4. Wake up early. 

Wake up earlier than you have to. There is no going around this one, you really need to wake up early. The benefits are numerous: you are less likely to be distracted; you have more time to get things done, and starting your day early helps set a positive tone for the entire day.

Looking at the habits of successful people, Benjamin Franklin, Winston Churchill, Mozart, US President Barack Obama, Vogue editor-in-chief Anna Wintour, and Starbucks president Michelle Gass all have one thing in common: they all wake up before 7:00 in the morning.

5. Do some form of exercise. 

Do ten push-ups. Run some laps. Stretch and do poses. You don’t have to hit the gym or lift heavy weights, research has shown that even just taking a 20-minute brisk walk will get you booted up, help prevent cardiovascular disease, increase your energy and fire up your creative juices. In fact, African leader Nelson Mandela was known to advocate early morning walks. According to him, these walks gave him time to think about what the day might hold, to process the day before, and to appreciate the freedom to enjoy that time.

Microsoft co-founder Bill Gates is also known as an advocate of good health and spends an hour on the treadmill, watching courses from the Teaching Company while doing so.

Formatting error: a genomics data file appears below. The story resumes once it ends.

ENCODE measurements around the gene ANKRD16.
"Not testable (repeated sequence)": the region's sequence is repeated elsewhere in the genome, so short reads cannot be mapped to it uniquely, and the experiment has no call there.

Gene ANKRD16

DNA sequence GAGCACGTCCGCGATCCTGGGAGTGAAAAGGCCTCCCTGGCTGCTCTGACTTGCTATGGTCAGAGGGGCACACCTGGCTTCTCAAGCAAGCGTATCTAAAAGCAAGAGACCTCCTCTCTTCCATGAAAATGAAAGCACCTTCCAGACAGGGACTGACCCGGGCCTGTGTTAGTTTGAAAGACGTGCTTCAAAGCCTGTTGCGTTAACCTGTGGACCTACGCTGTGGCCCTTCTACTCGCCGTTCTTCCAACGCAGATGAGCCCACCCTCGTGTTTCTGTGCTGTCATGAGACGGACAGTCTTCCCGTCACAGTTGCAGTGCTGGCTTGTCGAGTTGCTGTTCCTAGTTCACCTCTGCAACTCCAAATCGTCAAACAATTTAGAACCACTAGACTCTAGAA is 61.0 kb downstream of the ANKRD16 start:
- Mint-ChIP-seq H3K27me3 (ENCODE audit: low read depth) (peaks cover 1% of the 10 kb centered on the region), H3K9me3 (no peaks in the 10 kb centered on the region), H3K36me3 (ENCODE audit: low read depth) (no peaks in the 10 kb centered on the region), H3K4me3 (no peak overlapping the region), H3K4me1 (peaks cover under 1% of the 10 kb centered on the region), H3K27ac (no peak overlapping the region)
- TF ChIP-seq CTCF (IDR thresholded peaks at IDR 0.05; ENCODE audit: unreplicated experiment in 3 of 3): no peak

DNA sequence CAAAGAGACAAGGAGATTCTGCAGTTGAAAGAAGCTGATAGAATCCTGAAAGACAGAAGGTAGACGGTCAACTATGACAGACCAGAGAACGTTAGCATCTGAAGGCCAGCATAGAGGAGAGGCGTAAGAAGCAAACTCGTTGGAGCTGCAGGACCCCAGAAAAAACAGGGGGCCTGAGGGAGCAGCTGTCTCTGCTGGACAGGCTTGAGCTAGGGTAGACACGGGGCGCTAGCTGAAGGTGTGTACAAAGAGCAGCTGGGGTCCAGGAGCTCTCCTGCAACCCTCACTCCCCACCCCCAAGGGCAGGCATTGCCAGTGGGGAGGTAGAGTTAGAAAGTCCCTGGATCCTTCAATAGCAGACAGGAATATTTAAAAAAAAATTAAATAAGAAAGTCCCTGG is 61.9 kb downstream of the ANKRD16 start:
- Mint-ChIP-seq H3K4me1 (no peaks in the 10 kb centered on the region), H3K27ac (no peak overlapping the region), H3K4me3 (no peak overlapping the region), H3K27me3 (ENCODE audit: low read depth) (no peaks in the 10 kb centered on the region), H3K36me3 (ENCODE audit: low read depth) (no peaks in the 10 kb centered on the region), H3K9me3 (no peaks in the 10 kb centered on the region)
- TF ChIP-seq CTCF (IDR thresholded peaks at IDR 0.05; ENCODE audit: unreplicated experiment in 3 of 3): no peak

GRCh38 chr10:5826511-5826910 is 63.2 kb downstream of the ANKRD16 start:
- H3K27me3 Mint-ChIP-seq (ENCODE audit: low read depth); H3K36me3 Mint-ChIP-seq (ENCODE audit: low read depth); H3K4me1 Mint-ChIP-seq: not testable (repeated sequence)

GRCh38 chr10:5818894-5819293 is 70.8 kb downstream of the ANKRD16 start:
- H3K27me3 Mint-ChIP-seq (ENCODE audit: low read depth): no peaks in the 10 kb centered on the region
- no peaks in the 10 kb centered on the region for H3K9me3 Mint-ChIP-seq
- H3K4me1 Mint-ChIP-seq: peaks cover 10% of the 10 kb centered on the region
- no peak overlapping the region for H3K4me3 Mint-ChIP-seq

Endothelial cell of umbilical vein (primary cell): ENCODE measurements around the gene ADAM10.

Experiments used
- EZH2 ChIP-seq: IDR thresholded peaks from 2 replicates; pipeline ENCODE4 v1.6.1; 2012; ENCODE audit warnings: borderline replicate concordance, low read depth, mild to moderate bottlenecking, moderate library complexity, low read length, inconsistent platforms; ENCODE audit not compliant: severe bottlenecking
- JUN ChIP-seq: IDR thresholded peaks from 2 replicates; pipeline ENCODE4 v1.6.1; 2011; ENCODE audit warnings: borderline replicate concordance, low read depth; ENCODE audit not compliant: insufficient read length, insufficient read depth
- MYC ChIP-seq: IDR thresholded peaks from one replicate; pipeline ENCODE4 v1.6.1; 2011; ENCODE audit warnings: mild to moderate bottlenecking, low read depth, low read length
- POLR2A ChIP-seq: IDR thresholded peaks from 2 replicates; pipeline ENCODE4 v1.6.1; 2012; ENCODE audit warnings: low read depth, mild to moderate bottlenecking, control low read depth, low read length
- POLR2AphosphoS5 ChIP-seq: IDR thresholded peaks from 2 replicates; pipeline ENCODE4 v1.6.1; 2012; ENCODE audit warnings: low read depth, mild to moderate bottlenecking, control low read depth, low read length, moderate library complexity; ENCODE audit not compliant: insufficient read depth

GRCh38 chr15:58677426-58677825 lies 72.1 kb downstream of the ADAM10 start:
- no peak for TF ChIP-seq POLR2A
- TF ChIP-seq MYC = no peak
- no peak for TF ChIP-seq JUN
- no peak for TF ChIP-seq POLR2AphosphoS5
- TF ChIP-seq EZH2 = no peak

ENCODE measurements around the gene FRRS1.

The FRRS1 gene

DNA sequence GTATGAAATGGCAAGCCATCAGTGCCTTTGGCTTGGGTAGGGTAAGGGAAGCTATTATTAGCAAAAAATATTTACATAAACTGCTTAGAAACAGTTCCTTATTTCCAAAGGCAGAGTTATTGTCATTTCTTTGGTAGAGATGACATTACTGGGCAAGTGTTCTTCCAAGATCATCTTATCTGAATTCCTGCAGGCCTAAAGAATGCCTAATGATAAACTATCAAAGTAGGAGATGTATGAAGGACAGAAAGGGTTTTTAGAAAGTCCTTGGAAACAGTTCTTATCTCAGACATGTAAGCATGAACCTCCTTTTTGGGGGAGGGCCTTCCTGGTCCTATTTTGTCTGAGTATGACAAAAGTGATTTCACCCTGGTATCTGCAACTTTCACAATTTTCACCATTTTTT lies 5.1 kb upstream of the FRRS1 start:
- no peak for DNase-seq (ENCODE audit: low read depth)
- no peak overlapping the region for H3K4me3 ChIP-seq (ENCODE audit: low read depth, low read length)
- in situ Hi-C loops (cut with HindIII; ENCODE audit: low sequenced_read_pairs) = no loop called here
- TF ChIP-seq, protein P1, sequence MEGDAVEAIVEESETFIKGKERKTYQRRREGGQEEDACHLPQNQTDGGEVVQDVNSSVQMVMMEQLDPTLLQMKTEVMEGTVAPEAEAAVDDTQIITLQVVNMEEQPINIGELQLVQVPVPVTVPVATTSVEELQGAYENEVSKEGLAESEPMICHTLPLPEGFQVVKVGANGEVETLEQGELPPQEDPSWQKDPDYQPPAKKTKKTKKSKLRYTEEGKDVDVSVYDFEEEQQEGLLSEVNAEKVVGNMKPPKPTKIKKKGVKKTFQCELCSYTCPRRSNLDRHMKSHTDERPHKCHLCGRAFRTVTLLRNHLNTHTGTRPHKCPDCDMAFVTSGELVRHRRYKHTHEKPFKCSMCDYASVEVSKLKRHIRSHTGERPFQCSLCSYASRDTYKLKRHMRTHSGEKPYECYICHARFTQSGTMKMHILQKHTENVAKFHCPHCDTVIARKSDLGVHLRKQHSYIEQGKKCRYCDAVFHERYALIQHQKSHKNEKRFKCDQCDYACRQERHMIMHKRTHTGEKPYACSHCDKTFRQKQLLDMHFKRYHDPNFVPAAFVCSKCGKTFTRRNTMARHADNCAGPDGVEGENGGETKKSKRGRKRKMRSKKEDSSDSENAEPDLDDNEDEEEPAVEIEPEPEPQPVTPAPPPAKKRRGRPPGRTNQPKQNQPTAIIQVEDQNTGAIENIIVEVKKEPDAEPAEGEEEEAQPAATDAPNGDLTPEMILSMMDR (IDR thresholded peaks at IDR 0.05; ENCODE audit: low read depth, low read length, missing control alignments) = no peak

6. Get yourself a healthy breakfast.

This seems like too much work, especially if you’re the type to just grab a coffee before heading off to work, but did you know that eating breakfast can boost your cognitive skills, specifically your capacity to pay attention and remember things, thereby making you more productive at work? Similarly, you need to pay attention to what you eat. Instead of just drinking a cup of coffee (which give you an early energy spike but can also lead to a crash by mid-day), try to eat low glycemic foods (oatmeal, sweet potatoes, most fruits and vegetables) for breakfast. In doing so, your body gains a steady source of energy to get you through until lunch.